Genomics Medicine Ireland will open a Dublin centre to collect and study people's genetic data

The life sciences firm is building a vast database to improve disease treatments.

By Jonathan Keane Reporter, Fora

LIFE SCIENCES COMPANY Genomics Medicine Ireland (GMI) is to open a new research facility in Dublin city centre as part of its mission to collect and analyse genetic data on hundreds of thousands of people.

GMI secured a unit on Pearse St, next to Trinity College, and signed the lease just before Christmas. The facility is expected to open around April of this year with four initial staff.

It will serve as a research hub in the city centre for the company’s work analysing human genome data to inform better treatments of diseases. The clinic will expand on its existing GenoFit programme at UCD.

“The UCD clinic is booked out up to two months in advance, sometimes three months,” Jackie Dolan, clinical programme manager, told Fora.

“We want to be able to facilitate those people who are trying to get appointments and provide another site that’s very easily accessible to more people.”

While GMI facilitates booking appointments online, the Pearse St clinic will also allow people to come in directly for more information about the work the company does.

“(People can) speak to somebody there about all the different studies that we have going on. There’ll be someone to help schedule an appointment,” Dolan said.

IMG_2066 The unit on Pearse St.

Once a volunteer signs up, they will go through health and fitness assessments that will gauge things like blood sugar, BMI and bone density along with filling out a lifestyle questionnaire.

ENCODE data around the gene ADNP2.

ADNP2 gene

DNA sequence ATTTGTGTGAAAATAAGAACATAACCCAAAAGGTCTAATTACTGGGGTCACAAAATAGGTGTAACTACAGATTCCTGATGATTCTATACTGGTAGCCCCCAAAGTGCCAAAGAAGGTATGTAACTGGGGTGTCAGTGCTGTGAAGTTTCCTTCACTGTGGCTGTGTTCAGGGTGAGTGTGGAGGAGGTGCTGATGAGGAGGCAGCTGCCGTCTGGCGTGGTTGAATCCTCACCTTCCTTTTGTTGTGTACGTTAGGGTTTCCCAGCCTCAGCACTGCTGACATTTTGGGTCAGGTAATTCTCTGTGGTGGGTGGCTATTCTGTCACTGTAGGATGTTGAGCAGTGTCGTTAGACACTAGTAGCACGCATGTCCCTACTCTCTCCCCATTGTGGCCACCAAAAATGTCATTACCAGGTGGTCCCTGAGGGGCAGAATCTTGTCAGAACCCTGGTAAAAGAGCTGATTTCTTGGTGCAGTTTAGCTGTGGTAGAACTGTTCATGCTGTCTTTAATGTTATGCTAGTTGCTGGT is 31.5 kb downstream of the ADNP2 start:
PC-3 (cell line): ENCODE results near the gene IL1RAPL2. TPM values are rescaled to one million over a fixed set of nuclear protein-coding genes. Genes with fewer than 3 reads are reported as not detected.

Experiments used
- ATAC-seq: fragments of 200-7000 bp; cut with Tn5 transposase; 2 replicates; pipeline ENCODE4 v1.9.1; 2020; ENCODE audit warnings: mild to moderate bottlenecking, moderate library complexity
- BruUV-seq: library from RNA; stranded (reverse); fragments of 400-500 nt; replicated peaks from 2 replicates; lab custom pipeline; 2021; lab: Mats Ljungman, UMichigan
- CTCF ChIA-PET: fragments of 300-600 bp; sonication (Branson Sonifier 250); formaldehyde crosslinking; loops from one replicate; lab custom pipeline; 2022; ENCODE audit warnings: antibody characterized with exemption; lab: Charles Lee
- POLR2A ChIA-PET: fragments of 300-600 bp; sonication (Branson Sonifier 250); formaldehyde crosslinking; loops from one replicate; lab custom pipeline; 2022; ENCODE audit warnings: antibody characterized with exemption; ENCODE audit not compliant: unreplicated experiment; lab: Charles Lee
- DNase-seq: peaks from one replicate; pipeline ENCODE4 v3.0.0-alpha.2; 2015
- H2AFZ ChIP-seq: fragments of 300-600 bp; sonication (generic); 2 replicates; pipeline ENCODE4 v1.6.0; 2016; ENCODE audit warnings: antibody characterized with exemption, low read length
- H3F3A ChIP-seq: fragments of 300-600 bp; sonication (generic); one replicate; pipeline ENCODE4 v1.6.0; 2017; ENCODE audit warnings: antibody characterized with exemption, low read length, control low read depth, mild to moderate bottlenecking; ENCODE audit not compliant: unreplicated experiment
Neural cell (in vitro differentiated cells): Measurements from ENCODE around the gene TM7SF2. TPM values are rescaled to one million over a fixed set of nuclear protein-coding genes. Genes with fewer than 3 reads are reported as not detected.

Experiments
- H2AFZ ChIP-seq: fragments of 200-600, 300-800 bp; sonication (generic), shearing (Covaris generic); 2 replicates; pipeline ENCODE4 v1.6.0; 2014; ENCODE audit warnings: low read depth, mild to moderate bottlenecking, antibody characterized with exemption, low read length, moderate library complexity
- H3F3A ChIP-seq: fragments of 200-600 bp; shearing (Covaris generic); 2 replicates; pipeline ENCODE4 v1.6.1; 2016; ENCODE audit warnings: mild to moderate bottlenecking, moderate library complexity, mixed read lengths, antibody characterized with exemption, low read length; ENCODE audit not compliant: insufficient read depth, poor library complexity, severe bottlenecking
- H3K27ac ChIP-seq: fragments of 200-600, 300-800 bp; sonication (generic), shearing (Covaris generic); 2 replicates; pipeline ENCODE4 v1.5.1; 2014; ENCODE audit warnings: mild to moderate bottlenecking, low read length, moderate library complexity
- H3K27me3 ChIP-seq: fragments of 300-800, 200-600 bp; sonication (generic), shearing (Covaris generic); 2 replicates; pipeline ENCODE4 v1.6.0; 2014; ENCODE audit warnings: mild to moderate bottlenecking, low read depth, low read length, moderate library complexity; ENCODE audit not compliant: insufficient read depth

“This is all voluntary and they know exactly what is involved in the assessment before they start off,” Dolan explained.

“At the end, we provide them with the results of their test and we give them an interpretation manual and they can understand what their results mean with respects to normal results, age and gender.”

GMI is building an extensive genomic database of 400,000 volunteers to create a large platform for researching treatments and medicines.

The company believes this greater understanding of genomics will be a key to finding new treatments for diseases like multiple sclerosis, asthma and diabetes.

According to the company, it has strict rules in place around its collection and analysis of this medical data to fall in line with data protection laws like GDPR with the information ‘pseudonymised’ to remove personal identifiers in the medical data, which is held within the EU.


In November, GMI was acquired by US medical technology company WuXi NextCODE for an undisclosed sum.

The Irish company, founded in 2015, previously raised $40 million from backers including Google Ventures.

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WuXi NextCODE is carrying out a similar genomics mission but on a global scale. GMI will serve as its European headquarters with plans to hire 600 roles in the company over the next five years.

Amy Swearingen, head of marketing at GMI, said that the majority of those roles, spanning medical and technology positions, will be at the company’s head office in Cherrywood.

“The investment in November will allow us to scale much more rapidly than we otherwise might have been able to do. We’ve been tracking very well against our targets,” she said.

“Things like being able to expand to the new Trinity central site will help us get up there much faster.”

Swearingen added that it’s likely GMI will open regional clinics around the country to further boost accessibility, but that’s further down the pipeline.

“Right now we’re looking at the immediate targets ahead of us so getting this clinic up and running,” she said.

“We’ve had such early success with the UCD clinic that we wanted to open this second clinic. I think this model is working well and we’re finding that it’s helpful to the people that want to participate.”

Note: This article was amended to clarify details around WuXi NextCODE.

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